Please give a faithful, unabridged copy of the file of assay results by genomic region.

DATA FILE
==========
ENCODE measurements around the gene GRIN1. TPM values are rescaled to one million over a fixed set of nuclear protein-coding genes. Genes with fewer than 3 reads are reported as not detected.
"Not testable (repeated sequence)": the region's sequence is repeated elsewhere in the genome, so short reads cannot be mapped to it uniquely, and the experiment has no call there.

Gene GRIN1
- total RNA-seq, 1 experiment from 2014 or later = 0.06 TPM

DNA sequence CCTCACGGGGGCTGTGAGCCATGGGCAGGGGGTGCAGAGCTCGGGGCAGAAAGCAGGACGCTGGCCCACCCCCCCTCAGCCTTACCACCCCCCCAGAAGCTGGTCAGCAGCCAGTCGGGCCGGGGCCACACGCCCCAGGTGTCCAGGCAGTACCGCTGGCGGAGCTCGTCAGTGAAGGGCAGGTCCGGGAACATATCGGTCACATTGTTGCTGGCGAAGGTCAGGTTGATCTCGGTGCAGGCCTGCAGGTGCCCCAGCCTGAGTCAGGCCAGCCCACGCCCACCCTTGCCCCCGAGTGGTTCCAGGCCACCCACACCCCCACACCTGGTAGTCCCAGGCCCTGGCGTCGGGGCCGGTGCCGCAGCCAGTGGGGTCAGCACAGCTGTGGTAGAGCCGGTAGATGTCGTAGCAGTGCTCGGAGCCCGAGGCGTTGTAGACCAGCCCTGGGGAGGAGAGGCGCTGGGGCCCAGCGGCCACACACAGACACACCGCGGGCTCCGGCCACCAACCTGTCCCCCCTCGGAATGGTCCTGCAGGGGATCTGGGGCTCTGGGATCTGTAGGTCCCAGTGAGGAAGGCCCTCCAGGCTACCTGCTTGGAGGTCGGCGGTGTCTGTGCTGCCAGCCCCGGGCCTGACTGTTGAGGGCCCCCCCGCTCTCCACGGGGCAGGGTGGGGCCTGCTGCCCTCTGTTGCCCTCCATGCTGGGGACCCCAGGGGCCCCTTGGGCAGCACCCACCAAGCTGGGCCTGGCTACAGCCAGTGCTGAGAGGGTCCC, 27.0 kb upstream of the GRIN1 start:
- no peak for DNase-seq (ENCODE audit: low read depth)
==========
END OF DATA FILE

ENCODE measurements around the gene GRIN1. TPM values are rescaled to one million over a fixed set of nuclear protein-coding genes. Genes with fewer than 3 reads are reported as not detected.
"Not testable (repeated sequence)": the region's sequence is repeated elsewhere in the genome, so short reads cannot be mapped to it uniquely, and the experiment has no call there.

Gene GRIN1
- total RNA-seq, 1 experiment from 2014 or later = 0.06 TPM

DNA sequence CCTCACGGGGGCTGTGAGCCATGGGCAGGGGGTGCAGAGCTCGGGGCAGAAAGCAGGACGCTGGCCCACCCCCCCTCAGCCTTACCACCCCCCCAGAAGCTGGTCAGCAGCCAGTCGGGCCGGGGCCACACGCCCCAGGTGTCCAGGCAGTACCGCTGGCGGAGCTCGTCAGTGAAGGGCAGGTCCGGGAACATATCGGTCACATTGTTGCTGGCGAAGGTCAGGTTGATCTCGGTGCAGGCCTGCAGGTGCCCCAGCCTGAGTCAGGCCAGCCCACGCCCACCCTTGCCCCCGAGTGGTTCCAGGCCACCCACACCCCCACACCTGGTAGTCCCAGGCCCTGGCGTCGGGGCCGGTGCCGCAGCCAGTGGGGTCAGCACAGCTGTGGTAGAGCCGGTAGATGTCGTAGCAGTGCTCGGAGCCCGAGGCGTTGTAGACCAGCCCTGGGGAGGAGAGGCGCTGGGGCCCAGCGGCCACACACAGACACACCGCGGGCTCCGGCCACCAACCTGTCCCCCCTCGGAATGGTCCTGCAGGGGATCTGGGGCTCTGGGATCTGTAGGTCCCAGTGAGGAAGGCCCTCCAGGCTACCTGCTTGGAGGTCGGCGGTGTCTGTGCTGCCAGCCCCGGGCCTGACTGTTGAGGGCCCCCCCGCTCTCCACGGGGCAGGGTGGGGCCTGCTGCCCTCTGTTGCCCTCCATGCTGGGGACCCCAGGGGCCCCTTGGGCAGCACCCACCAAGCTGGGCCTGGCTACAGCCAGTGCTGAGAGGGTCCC, 27.0 kb upstream of the GRIN1 start:
- no peak for DNase-seq (ENCODE audit: low read depth)